Syrian regime 'deliberately blocking civilian aid'
The Syrian government has been accused of deliberately obstructing the delivery of international aid to its civilians, in a damning statement by the UN's top humanitarian relief official.
Valerie Amos urged the UN Security Council to take "concrete steps" to get aid to millions of Syrian, saying "restrictive administrative hurdles" meant agencies had visited only three of 33 requested sites this year.
Syria's government now asks for lists of beneficiaries, insisting that all communication should go through the foreign ministry, before aid can be delivered.
In the past month, the number of Syrians living in "besieged areas" has risen from 212,000 to 440,000 with an increased risk of death by starvation, dehydration and lack of medical care.
About 12 million people in Syria are in need of aid, according to UN estimates.
"At a time when needs are growing, and the humanitarian community should be scaling up its response, the government continues to put in place measures that are not practical and slow down our response," Amos said in her brief to the security council.
Amos also expressed concern about the fate of the northern city of Idlib, where a consortium of rebels launched an offensive earlier this week.
|Aid was allowed into only three of 33 requested sites [AFP]|
The increased violence there "has the potential to displace hundreds of thousands more people," Amos said, calling for residents to be given safe passage to leave if needed.
A number of humanitarian offices have also closed in areas controlled by the Islamic State group, Amos said. As a result the World Food Programme had to halt distribution in February to 700,000 people in areas of Aleppo, Hasakeh, Deir ez-Zor and Raqqa.
"Time is running out. More people will die," Amos said.
She also called on the divided council to show "greater determination" to push for a political solution to end the war.
The life expectancy of a Syrian is now estimated to 20 years less than when the conflict started and nearly two thirds of all Syrians are living in extreme poverty.
The health system in Syria has been destroyed and only half of the health centres which existed before the conflict are still working.
Physicians for Human Rights has documented 233 attacks on 183 medical facilities, with 610 medical staff killed over the last four years.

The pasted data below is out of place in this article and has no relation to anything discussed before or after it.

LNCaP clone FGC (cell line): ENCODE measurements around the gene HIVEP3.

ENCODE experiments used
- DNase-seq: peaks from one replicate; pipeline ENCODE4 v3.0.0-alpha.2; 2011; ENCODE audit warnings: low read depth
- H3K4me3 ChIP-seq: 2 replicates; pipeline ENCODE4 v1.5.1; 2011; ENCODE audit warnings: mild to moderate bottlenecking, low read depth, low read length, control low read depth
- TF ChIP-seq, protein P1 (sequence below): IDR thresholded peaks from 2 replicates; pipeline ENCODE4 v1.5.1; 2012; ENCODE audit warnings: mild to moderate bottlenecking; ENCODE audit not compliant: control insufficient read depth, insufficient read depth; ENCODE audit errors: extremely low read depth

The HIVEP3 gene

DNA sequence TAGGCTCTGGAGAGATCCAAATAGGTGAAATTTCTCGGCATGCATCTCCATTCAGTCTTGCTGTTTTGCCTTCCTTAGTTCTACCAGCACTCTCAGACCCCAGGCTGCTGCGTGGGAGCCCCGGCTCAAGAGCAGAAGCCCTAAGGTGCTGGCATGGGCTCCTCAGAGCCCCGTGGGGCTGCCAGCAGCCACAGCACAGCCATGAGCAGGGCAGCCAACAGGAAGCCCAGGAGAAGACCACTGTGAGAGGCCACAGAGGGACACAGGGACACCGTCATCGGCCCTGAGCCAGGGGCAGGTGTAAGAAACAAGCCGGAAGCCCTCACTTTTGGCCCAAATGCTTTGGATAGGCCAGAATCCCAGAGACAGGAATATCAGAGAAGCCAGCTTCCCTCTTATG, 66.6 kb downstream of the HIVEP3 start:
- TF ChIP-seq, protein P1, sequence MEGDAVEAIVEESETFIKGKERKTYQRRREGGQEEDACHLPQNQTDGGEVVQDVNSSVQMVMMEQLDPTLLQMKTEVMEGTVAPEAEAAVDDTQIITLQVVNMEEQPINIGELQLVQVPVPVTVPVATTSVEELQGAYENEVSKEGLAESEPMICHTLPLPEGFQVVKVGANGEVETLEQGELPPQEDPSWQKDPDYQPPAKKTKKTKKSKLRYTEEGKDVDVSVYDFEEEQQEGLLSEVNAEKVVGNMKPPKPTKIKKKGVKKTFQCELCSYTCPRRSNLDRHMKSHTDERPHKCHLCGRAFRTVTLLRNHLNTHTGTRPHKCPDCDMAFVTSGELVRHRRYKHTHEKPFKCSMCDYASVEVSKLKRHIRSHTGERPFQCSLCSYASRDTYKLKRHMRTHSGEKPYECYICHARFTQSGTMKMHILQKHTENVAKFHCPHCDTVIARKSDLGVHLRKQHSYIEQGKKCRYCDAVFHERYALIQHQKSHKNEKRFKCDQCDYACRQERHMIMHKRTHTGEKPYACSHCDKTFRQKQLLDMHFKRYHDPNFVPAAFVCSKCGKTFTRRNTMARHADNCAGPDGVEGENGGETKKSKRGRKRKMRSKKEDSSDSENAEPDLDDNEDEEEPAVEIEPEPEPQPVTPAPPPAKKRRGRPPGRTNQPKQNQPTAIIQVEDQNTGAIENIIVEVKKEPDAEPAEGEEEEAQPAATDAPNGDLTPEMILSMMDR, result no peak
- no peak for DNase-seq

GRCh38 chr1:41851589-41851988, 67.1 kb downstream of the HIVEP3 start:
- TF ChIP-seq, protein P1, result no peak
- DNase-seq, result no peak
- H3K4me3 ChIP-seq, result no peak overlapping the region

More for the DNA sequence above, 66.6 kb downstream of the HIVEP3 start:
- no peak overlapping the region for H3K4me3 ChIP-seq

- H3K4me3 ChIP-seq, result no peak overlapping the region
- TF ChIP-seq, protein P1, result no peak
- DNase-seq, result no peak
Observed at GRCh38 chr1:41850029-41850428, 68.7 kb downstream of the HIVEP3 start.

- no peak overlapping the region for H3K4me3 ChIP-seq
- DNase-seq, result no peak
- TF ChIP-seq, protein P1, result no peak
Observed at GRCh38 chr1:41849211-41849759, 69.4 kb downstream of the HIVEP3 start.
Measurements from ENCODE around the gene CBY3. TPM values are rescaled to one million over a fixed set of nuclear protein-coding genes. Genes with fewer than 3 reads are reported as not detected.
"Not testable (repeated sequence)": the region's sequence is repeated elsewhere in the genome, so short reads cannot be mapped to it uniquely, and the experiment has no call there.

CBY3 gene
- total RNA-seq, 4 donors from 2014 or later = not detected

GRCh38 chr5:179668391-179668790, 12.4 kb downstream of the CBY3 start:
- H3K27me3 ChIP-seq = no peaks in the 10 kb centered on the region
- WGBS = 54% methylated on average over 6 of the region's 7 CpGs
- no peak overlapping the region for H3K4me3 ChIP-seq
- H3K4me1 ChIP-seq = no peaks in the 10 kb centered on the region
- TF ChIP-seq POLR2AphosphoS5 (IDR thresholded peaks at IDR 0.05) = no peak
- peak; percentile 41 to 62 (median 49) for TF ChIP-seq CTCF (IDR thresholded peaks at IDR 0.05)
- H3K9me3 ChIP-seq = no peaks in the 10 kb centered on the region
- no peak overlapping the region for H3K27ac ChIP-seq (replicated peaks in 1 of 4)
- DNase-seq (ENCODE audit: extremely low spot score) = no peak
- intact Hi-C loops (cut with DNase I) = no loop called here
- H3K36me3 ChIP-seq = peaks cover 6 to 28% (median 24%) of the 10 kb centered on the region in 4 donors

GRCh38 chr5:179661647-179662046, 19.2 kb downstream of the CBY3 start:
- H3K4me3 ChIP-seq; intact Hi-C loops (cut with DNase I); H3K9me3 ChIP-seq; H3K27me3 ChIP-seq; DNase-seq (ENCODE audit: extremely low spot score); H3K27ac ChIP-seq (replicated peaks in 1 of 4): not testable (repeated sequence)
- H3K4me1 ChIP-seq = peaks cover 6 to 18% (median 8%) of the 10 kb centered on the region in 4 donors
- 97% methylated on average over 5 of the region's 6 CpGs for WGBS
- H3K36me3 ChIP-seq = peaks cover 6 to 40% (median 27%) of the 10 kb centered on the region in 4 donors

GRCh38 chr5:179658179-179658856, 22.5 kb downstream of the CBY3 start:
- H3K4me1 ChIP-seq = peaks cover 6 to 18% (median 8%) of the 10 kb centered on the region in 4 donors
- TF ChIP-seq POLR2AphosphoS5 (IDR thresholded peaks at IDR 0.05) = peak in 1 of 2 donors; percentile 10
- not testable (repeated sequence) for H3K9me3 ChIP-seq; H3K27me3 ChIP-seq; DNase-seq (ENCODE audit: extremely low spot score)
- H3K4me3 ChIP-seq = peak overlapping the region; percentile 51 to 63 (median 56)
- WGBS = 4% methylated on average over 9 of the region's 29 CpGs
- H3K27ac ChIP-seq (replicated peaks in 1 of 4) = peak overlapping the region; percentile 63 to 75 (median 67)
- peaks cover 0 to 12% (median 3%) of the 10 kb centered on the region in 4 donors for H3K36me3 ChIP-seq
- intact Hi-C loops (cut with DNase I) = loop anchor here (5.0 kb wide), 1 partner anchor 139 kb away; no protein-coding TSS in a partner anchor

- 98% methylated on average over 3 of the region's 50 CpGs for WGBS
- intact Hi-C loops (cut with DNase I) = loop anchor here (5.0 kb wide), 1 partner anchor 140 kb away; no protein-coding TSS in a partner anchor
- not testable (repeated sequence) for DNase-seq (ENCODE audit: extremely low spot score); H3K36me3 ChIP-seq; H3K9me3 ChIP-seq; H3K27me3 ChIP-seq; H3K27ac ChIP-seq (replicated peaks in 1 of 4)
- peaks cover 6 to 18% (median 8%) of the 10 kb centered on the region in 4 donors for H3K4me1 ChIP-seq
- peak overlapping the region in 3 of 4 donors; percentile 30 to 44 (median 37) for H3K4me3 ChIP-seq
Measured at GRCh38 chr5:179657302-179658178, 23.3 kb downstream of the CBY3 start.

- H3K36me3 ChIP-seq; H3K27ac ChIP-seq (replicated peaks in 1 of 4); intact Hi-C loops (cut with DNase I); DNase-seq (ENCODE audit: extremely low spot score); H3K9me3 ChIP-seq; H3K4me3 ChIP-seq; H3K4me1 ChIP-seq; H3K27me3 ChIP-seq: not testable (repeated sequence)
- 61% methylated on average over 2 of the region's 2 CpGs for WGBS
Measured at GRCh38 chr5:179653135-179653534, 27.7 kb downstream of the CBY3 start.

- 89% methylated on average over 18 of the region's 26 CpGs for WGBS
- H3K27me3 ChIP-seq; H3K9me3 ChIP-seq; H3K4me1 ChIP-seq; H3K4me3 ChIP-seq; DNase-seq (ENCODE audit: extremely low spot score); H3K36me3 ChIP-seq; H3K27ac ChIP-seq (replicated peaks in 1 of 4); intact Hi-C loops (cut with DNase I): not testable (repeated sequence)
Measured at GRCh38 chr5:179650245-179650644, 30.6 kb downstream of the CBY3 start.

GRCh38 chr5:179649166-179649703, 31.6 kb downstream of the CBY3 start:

|Many hospitals have been destroyed in fighting [AFP]|
Ahmad Dobbis, a doctor and coordinator for the Directorate of Health for Hama, which provides medical care in rebel controlled areas, told al-Araby al-Jadeed of the plight of health services in his region.
"We currently work from a building in Kafr Zita, a town in northern Syria, that has been targeted several times by helicopters and planes. There is only one floor remaining where we can work: the basement. The town's other hospital was destroyed by a barrel bomb."
Taher Wazzaz, a doctor and coordinator of the Civil Defence teams in Idlib, told al-Araby that his team was overwhelmed.
"There are 80 of us in total. Our work involves picking up the wounded, primarily civilians. When there is an attack, people call us for help or if we already know what's going on, we go to the location ourselves. We have cars to locate and pick up the wounded. Sometimes we need to search for people in the rubble."
"A market in Saraqib, east of Idlib, was hit by artillery fire several days ago. It was horrible," Wazzaz added. "There were more than 13 dead and 10 people seriously wounded who all required amputations.
Amos, the UN humanitarian chief, told the security council that children in particular had been badly affected by the war, with 5.6 million now in need of assistance.
|Millions of children are suffering in Syria, Amos said [AFP]|
In the governorates of Hama, Aleppo and Deir-ez-Zor, more than 10 percent of children are suffering from acute malnutrition.
The UN is seeking $8.4bn to meet the humanitarian needs of the Syrian conflict in 2015, with a pledging conference set to be held in Kuwait on 31 March.
Less than 10 percent of the required money has been raised, forcing aid agencies to cut food rations by 30 percent.
The UN's World Food Programme ran out of money for its Syrian efforts late last year, forcing it to temporarily suspend aid until emergency funding was found.